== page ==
we may not know in any particular case whether a person is an automoton, usually you can. the law has a bright line. it says if you engage in a wongful action, there is a defense called the insanity defense which never works as most of us know because we don't recognize it. should we recognize it, that's an interesting question. should we have a more robust concept of diminished responsibility in light of the understanding that some people have less control over their preferences and desires or should we have better sentencing schemes or get rid of incarceration and come up with different models of trying to deal with punishment once we understand people have wrong selections. i think those are all interesting questions, but is there free will? well, the fact that almost everybody in the audience raised either their right or left hand contemplated it and were quickly able to act and respond. that to me says, yes, there is. now what do we want to do about it? now that we understand that those of us in the audience or up here that like chocolate cake may not have control over it, how do
. it is not often that legal services organizations get to regularly meet with law enforcement and learn about their experience. i really appreciate officer hall who is also in eric chang's position; our organization has been involved with this commission for six years. while we have made lots of progress distilled is appointed that on a regular basis, almost every day, i will talk to someone who said that they did not know that they could have an interpreter. they were not offered an interpreter. they did not even get to speak to the police officer on the scene because there was no interpreter or they have to wait an hour or something along those lines and when you think about for survivor, even if they know they will get to have an interpreter, if they have to wait whether an hour or 45 minutes and during that time the officer is talking probably to the abusive partner, it changes the dynamic. the police come in but they're not always 100 percent sure that calling the police in the situation is going to be the most successful route. and then you have is a situation where t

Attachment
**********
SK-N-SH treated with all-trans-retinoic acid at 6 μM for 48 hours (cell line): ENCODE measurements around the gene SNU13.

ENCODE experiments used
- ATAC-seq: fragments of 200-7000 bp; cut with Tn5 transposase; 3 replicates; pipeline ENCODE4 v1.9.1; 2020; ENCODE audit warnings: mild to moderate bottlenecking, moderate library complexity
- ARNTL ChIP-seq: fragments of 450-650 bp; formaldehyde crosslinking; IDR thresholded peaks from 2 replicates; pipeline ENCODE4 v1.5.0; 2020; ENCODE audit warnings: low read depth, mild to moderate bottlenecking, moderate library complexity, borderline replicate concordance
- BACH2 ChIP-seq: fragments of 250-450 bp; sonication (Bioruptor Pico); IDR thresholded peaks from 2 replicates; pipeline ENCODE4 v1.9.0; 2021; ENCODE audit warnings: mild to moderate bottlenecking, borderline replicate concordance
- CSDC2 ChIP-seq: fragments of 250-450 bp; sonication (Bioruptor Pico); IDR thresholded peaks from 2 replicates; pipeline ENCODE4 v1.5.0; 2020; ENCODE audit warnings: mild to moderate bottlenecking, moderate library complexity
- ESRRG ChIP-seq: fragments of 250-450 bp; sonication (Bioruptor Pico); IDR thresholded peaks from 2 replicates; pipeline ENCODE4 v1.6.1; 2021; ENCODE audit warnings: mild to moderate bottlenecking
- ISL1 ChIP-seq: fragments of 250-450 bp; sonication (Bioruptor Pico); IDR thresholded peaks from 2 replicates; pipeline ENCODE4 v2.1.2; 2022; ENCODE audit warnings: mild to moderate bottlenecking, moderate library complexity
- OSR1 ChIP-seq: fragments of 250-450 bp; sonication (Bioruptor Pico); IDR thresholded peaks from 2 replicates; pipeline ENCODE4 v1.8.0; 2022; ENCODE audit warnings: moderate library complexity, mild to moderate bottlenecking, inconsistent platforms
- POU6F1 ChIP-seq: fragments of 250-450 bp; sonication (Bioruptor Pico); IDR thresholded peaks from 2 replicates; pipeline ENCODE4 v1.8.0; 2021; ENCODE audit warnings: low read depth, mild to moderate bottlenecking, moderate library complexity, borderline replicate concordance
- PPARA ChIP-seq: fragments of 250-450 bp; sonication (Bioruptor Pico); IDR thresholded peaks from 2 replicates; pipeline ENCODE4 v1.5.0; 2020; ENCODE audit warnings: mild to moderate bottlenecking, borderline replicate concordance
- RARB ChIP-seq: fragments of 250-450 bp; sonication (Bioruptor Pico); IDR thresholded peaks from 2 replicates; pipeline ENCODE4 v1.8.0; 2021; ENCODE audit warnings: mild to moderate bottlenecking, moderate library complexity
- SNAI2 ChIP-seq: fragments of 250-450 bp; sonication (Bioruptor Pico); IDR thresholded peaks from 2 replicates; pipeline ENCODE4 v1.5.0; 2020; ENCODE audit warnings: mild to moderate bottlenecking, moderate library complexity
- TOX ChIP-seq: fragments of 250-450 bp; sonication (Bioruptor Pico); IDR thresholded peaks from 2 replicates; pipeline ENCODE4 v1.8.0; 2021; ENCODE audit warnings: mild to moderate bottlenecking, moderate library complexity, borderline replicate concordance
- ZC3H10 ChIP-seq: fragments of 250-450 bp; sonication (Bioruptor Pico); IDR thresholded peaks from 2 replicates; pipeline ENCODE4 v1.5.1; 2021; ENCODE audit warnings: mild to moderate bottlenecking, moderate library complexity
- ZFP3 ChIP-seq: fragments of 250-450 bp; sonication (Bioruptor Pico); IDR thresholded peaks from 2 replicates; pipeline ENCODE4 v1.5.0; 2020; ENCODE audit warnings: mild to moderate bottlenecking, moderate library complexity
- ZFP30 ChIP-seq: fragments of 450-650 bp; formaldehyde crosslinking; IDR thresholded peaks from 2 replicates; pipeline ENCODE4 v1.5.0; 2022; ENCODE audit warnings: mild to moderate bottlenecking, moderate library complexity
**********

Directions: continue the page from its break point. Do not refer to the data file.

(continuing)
with local law enforcement who had gone into schools talking about bullying, including cyber bullying and giving people concrete examples of things of situations they saw, it was remarkable. and that is why we will continue to do that work. so i hope today as we move forward you will understand that we are in this together with you at the department of justice. this is an all hands on deck enterprise. there is so much to do. i hope at the end of this day we will indeed all follow the lead of that student, walk out and say what are one or two things i'm going to do differently and better? how are we going to improve this situation? i hope if you take one and only one thing from melinda and my and ruslyn's remarks today, if you have an idea, please bring them to us. we want to learn from you. we are in this together and i want to say thank you because the most important thing we have is a recognition that you understand that this is indeed a national issue for us to deal with. i'm looking forward to the rest of the day, i appreciate your presence and i appreciate your leadership